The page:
February 19, 2015

Doing the Right Thing

The media is flooded with stories about ISIS and the beheading of Christians. There is public outcry regarding the brutal slayings taking place in the Mideast. The media is calling on President Obama to pronounce these extremists as terrorists, and to declare war against those that take innocent lives. The political rhetoric is at an all time high, and people everywhere are clamoring, are calling, are crying out for someone to "do the right thing!" But what is the right thing? How do we know what is right? Especially in the case of political and religious extremism, what may look "right" to us, could potentially lead us down a path to destruction. When the world seems out of control, when our idea of right and wrong is pushed to the limits and is being tested by those that would thumb their noses at us -- we must remain calm, and think through every possible action in order to determine the consequences. Let me explain...

In our world, there are varying degrees of "rightness," or belief in a system of right and wrong. In America, there is a belief system that honors the plight of the innocent, victims of crimes, and such. Our legal system is predicated on redressing wrongs. Our country was built upon a Judeo-Christian foundation that seeks to liberate the oppressed, free the captives, and build up the brokenhearted. In Luke 4:18-19 we read,

"The Spirit of the LORD is upon me, for he has anointed me to bring Good News to the poor. He has sent me to proclaim that captives will be released, that the blind will see, that the oppressed will be set free, and that the time of the LORD's favor has come."

In our mindset or worldview, this is what we see as our mission -- to bring justice and liberality to those who are held in bondage to various forms of slavery. Yet, not every country in the world has the same mindset or worldview. In many countries, bondage and slavery are accepted. Moreover, women and children are not treated equally, therefore, there is the belief that they are possessions, chattel, to be used and to be disposed at the discretion of their "owner."

Thus, in our desire to do the right thing, we have to make sure we understand what that "right thing" is and on whose authority we use to liberate and free the oppressed. Are we going in the Name of God (the Judeo-Christian God)? Are we going in the name of the USA? The United Nations? In whose authority do we go to liberate and free the slaves and captives of aggressive extremists?

It is important to understand our role in the world, and to realize that much of what we rail against is part-and-parcel with our sin-fallen nature. We live in a fallen world, and as such, men and women are evil, and they do evil things. How do we react against the evil in this world? Is it our place to fight against evil?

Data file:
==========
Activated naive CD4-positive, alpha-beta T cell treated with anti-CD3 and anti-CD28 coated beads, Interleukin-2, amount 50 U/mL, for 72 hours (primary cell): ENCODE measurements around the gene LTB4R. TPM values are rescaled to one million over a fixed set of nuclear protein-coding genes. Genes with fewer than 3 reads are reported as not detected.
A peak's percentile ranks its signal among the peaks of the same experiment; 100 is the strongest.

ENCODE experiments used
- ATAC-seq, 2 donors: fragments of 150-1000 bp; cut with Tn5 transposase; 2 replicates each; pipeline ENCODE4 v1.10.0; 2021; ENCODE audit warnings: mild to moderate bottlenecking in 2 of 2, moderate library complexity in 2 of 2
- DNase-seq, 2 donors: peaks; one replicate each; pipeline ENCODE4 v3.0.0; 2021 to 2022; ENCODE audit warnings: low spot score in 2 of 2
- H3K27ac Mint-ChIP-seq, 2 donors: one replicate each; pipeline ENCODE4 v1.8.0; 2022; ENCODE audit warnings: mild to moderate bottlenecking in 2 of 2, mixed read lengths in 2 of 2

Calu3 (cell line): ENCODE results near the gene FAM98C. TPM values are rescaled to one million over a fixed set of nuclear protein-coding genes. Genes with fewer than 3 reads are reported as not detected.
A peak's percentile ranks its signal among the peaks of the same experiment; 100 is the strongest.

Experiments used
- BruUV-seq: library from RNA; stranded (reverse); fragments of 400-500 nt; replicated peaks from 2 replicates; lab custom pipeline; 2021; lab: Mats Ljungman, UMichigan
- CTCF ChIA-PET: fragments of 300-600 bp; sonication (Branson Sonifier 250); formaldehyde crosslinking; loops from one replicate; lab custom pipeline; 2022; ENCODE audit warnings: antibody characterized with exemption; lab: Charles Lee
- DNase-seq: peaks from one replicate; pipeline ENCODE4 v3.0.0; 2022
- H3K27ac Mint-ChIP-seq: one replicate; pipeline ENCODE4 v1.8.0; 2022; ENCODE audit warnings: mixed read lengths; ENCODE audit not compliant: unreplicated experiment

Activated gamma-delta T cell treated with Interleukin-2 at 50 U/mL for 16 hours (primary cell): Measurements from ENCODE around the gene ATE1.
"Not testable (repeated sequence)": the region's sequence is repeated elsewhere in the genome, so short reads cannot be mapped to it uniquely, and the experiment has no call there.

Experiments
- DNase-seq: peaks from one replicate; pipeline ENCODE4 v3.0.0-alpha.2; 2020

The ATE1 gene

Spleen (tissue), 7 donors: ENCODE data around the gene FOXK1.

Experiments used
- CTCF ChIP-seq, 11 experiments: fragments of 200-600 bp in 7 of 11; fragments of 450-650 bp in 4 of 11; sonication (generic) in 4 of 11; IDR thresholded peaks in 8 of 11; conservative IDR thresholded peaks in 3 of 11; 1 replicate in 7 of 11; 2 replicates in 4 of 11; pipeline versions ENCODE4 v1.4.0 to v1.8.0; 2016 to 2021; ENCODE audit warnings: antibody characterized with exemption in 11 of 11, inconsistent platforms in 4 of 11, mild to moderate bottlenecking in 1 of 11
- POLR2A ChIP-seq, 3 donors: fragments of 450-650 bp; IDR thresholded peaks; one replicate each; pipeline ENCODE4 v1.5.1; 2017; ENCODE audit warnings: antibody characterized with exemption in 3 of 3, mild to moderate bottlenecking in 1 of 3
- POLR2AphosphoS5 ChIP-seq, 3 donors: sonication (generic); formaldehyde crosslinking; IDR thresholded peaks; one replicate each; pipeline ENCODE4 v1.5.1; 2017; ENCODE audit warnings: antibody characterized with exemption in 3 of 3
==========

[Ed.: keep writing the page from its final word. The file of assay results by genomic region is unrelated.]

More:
I am not a theologian nor am I a Biblical scholar so my knowledge is limited when it comes to understanding our role in world affairs and current events. However, what I do know is this -- the Lord gave this command and this the attitude we are supposed to be demonstrating to this fallen world:
Matthew 22:36-40 “Teacher, which is the most important commandment in the law of Moses?” Jesus replied, “‘You must love the Lord your God with all your heart, all your soul, and all your mind.’ This is the first and greatest commandment. A second is equally important: ‘Love your neighbor as yourself.’The entire law and all the demands of the prophets are based on these two commandments.”

Moreover, this is the great commission given by Jesus to his disciples in Matthew 28: 18-20,

Jesus came and told his disciples, “I have been given all authority in heaven and on earth. Therefore, go and make disciples of all the nations, baptizing them in the name of the Father and the Son and the Holy Spirit. Teach these new disciples to obey all the commands I have given you. And be sure of this: I am with you always, even to the end of the age.”

I am not smart enough to say for certain that we, as Christians, are not supposed to go into the world and fight against extremism with the use of force. But from my reading of Scripture, I can say for certain that we are supposed to love our enemies and pray for those who persecute us. Moreover, we are to love our neighbors -- all of our neighbors -- not just those who think like us. Furthermore, our job is to go into the world and make disciples. We are to teach them Scripture so that they will know and understand what is right and good and proper.

It seems at odds to me to hold to the desire to obliterate our enemy. I understand the rationale. I understand the line of thinking that says "get rid of them before they get rid of us!" Yet, part of me wonders what God thinks about this kind of mindset. Didn't the Lord die for the extremist fanatics just as much as He died for you and me? Is not God's heart grieved over the behavior and actions of ISIS as much as He is over my sin, my failures and faults? If God is impartial, and His word says that He is, then I have to believe that sin is sin. There is no better sin nor worse sin. Sin is a failure to meet God's standard or mark. Thus, whether I am lost in atheism or lost within the clutches of some fanatical belief system, I am singularly LOST. There is no difference to God. God desires that all who are lost come to repentance and salvation. Therefore, we must pray for our enemies, we must seek the lost and be about the business or work the Lord left for us to do. Yes, we must be cautious, we must work to liberate, to free, and to bind up those that are caught in the midst of clashing world systems. However, we must not lose sight, not lose focus, not lose hope. God is still on His throne, and He has not been moved. Let us not lose heart in doing good -- no matter how bad things seem to be in the world today.

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